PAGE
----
Saudi Arabia’s Oil Minister Khalid al-Falih has tried to reassure markets of The Kingdom’s commitment to the rebalancing of crude oil’s fundamentals, after benchmarks yesterday slid down on an announcement that Saudi Arabia had increase production in February to 10.01 million bpd.
The Kingdom, al-Falih said,”is committed and determined to stabilize the global oil market by working closely with all other participating OPEC and non-OPEC producers.” Al-Falih then went on to explain that the self-reported level of production does not necessarily reflect the actual amount supplied to the market.
It was Saudi Arabia’s self-reported figure for February that pressured prices, with WTI diving to $47.72 in midday trading, and Brent touching the psychologically significant $50 barrier, at $50.78 a barrel. Secondary sources, which OPEC uses to calculate each member’s monthly production, pegged the Saudi output at 9.797 million barrels daily.
The 10.01 million bpd are still below Saudi Arabia’s self-imposed quota of 10.058 million barrels daily under the OPEC agreement, but they are 263,300 bpd more than the country’s January output—a fact that is not lost on the already excessively volatile market. Related: An OPEC Deal Extension Won’t Affect Oil Prices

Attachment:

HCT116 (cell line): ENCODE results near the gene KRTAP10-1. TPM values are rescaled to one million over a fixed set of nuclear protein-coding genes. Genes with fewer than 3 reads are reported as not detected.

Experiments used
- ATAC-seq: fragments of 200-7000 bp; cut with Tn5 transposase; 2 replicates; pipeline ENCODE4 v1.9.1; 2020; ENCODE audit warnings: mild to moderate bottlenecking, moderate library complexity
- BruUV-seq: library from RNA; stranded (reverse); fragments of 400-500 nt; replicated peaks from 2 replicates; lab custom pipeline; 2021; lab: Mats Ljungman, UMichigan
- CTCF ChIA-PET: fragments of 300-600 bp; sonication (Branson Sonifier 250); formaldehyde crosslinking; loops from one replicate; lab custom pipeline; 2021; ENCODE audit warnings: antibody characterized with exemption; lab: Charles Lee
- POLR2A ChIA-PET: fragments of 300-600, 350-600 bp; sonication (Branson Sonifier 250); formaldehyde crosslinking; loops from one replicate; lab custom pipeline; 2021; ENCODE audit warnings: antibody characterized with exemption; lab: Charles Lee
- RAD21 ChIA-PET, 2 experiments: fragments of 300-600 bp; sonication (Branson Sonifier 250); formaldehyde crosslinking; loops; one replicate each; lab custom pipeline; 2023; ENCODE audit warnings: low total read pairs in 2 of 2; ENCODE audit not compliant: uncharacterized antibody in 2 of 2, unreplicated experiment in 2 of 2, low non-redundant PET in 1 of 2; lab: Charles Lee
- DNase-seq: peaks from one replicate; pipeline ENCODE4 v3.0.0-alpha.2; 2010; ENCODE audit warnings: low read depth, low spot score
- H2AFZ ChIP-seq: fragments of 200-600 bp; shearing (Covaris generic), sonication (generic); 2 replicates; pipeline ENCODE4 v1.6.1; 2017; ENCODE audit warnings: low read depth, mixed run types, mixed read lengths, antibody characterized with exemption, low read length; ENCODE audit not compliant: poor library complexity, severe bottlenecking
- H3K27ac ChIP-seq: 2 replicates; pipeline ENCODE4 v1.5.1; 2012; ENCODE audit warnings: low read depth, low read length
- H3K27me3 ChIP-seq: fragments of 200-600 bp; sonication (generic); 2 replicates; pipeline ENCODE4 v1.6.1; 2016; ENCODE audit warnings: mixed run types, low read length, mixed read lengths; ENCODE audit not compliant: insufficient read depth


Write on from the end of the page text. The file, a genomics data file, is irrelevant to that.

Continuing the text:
On the flip side, OPEC’s secondary sources estimated that the overall February output of the cartel had shrunk by 139,000 bpd to 31.96 million bpd, despite a build in Nigerian production and Iraq’s failure or unwillingness to cut as agreed to 4.351 million bpd. OPEC’s second-biggest producer pumped 4.414 million bpd last month.
Al-Falih explained the figure as follows: “The difference between what the market observes as production, and the actual supply levels in any given month, is due to operational factors that are influenced by storage adjustments and other month to month variables.”
Yet, the increase could be seen as a hint from the Saudis that they no longer wish to shoulder more than their fair share of the production cut, especially as the cut seems to be failing to achieve its goal, thanks to growing production outside OPEC.
By Irina Slav for Oilprice.com
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